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For Widowed Folks: How Grief Reprograms Our Brain

Bob Baugher, Ph.D.


Your husband or your wife died. It matters little whether it was a sudden death or chronic illness. Either way you are left alone. You are now coping with two deaths: That of your spouse and the death of who you used to be. Who are you now? Do you still feel married? If you do, you are not alone. Do you remember the first time you checked the box on a form that said “Widow” or “Widower”? Widow(er)hood has forced you to be unmarried. How fair is that? You crawl into bed and no one is there—to touch you in that special way—to confirm that you are cared for. You awaken each day alone. One widowed woman said it well: “When you are widowed, you are not #1 in anyone’s life anymore.” How can any human exist day after day in this condition?

The answer lies in the fact that your brain has been forced to reprogram itself in ways it could never imagine. As you well know, adjusting to the absence of a spouse is not one or two things. It is hundreds and thousands of new brain circuits created in order to adjust to this new reality. And these new brain adjustments do not come easily. Your brain fights it each step of the way. So many things have changed in your life: the presence of another human being, conversation, touch, meals, finances, and new tasks to learn, just to name a few. Even if your children live with you, most everything is different. Moment-to-moment your brain fights to retain a daily world that used to be—however, to no avail. You could choose to escape in denial and say, “My husband didn’t die—he’s still at work.” “My wife is just down the street.” Some people make a valiant attempt at denial, but of course it never works. Never.

So, here you are driving your car, eating dinner alone, lying in bed curled up crying so hard you cannot breathe. You want things like they used to be. You look at couples and wonder how they were lucky enough to still be together. Your brain begs for answers: Why did this happen to me? Why now? Why didn’t I die first? How can I go on like this? What will happen to me? You ask these questions again and again. No answers come. You hear people say, “You are now in a new normal.” Your brain protests, “I don’t want a new normal. I want my husband (or wife) back.” Your helpless brain slowly, reluctantly begins to change its previous view of the world. The time it takes is unpredictable. For most people we’re talking years. To the people around you, you may look the same, but inside you have changed. The people around you may have been waiting for the “old you” to return. However, with time, they begin to realize that this is never going to happen. Your brain has rewired itself in ways that you could never go back.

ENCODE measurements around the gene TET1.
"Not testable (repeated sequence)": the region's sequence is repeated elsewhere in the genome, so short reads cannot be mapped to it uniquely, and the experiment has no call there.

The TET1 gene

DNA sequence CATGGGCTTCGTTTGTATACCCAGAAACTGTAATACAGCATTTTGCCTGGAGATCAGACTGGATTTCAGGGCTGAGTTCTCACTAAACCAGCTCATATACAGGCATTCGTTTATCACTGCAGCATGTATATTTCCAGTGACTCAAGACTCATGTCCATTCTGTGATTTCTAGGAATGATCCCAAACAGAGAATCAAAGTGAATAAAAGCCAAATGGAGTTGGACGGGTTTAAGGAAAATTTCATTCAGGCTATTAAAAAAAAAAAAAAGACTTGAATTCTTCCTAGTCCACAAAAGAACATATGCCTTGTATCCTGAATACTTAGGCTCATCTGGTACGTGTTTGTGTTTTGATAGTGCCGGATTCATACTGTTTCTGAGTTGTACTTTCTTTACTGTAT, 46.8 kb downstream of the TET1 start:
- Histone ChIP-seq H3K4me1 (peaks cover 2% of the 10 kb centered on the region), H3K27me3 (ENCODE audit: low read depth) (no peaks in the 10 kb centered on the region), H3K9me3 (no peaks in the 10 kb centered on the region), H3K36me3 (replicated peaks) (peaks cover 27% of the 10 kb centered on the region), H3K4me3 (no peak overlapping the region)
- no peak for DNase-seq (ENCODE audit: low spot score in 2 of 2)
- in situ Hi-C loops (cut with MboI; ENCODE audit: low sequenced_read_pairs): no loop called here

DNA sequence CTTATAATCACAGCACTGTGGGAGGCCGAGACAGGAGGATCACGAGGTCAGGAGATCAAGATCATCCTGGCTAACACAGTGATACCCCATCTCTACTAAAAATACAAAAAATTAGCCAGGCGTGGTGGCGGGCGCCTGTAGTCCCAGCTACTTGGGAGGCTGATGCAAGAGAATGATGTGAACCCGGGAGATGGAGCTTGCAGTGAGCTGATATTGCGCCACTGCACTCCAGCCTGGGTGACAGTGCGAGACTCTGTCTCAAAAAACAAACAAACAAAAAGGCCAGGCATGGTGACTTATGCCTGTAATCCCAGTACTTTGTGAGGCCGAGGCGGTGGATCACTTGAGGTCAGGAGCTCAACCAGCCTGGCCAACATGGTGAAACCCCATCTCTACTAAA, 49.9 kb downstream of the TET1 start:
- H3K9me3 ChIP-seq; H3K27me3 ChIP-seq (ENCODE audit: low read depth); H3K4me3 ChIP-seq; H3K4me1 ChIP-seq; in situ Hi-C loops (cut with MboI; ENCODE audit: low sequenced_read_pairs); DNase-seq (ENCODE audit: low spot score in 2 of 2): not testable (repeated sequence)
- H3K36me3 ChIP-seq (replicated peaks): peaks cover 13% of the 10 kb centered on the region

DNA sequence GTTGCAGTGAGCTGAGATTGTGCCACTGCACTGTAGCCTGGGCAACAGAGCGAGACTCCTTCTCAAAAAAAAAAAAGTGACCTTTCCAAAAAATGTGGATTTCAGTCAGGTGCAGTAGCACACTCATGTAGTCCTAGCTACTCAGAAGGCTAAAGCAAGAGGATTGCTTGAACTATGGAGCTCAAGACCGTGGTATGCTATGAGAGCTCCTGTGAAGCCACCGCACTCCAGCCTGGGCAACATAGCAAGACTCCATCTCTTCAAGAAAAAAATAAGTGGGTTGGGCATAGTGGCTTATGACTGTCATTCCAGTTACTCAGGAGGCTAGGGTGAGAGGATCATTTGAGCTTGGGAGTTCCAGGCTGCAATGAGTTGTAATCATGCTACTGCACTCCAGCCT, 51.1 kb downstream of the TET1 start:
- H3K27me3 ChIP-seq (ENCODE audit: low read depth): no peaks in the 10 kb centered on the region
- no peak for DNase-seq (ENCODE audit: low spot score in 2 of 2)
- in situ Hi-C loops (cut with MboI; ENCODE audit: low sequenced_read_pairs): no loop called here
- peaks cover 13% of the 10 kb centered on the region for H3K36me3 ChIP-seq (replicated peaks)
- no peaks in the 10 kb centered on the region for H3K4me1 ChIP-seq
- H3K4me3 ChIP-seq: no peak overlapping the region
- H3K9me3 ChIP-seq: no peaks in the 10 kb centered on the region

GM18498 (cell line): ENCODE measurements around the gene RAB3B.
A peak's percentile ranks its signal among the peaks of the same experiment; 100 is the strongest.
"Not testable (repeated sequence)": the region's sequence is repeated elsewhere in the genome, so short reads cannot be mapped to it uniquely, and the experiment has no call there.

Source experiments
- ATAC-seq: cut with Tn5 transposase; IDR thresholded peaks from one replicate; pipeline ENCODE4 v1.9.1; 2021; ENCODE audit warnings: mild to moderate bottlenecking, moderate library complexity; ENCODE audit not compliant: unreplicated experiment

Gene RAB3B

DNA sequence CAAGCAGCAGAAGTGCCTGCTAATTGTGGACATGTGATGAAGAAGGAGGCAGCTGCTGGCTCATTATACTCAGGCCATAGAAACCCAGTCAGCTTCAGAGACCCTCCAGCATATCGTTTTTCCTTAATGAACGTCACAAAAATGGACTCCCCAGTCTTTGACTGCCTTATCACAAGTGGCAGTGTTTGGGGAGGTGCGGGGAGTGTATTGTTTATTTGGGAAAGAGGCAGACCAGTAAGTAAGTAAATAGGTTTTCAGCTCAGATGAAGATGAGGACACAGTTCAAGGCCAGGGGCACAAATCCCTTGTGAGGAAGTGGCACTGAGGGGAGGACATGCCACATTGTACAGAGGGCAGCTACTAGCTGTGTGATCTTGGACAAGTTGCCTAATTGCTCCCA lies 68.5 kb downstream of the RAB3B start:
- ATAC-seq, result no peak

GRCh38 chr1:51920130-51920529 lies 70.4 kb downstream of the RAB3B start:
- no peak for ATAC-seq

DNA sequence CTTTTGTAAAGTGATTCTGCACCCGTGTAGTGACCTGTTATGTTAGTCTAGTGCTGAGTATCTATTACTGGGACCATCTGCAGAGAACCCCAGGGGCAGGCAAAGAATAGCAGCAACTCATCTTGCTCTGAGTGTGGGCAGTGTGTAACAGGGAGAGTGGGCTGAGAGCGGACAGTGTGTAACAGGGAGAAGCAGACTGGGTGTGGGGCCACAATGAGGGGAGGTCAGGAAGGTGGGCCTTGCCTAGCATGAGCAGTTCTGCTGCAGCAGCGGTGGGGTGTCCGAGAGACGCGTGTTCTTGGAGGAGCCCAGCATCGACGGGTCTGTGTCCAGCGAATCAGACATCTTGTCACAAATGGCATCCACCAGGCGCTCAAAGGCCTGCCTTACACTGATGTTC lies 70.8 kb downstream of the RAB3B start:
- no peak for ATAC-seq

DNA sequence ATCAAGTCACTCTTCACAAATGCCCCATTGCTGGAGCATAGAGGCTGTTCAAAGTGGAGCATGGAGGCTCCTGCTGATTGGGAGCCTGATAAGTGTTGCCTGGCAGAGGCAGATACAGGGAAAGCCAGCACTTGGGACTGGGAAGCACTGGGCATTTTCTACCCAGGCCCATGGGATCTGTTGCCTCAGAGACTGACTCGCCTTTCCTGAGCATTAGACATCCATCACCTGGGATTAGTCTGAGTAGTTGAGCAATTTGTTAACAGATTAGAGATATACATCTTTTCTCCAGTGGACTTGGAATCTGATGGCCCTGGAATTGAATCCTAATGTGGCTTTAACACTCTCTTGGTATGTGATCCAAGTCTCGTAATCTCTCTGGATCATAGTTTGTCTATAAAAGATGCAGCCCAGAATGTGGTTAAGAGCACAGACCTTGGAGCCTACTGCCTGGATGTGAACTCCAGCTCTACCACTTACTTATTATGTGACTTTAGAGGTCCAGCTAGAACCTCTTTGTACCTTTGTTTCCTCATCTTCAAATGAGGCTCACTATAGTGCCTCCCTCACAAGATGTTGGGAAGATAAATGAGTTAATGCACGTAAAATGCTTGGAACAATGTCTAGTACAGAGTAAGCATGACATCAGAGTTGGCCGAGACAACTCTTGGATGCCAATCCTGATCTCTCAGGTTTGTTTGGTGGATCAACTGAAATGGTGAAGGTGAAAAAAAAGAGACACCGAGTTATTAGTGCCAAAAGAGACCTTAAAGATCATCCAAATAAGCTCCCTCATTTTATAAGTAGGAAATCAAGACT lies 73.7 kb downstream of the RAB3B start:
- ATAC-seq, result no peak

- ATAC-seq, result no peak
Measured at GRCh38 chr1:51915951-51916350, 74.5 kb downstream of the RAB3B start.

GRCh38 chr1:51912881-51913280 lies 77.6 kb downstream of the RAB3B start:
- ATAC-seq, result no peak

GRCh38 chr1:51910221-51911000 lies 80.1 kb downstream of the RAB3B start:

So, what can you do? Most widowed folks do what millions (billions?) before them have done: they grieve and they grieve some more. They awaken each day with their poor brain grudgingly adjusting to a new life. They speak to others who have been through a similar grief. Many find ways to still feel connected to their spouse by feeling their spouse’s presence, looking at pictures and videos, talking to their spouse, and holding onto beloved items. Despite their pain, the majority of widowed people reluctantly find ways to continue to live.

The life as you knew it has been ripped away from you. The person you hoped would still be in your life is gone. In the midst of all your pain, your brain has been forced to rewire itself in an effort to cope with these incredible changes. Day after day you awaken with the belief that you will always feel this way. However, as your brain creates its thousands of new pathways, you find that you have emerged a person who has faced grief, loss, and pain in ways that you can see growth even though you had no desire to “grow” in this way. You will never forget this person who was in your life. Despite the years since the death, your brain has given you a gift: it has discovered ways to hold onto and revisit the memories of this person. It has created enduring connections with your loved one in ways that last a lifetime. And for that, you can thank your brain.


Thanks to Aunt Marilyn for her suggestions in writing this article. I, too, miss Uncle Joe.

Thanks also to my sister Lori for her input. We all still miss Jeff.



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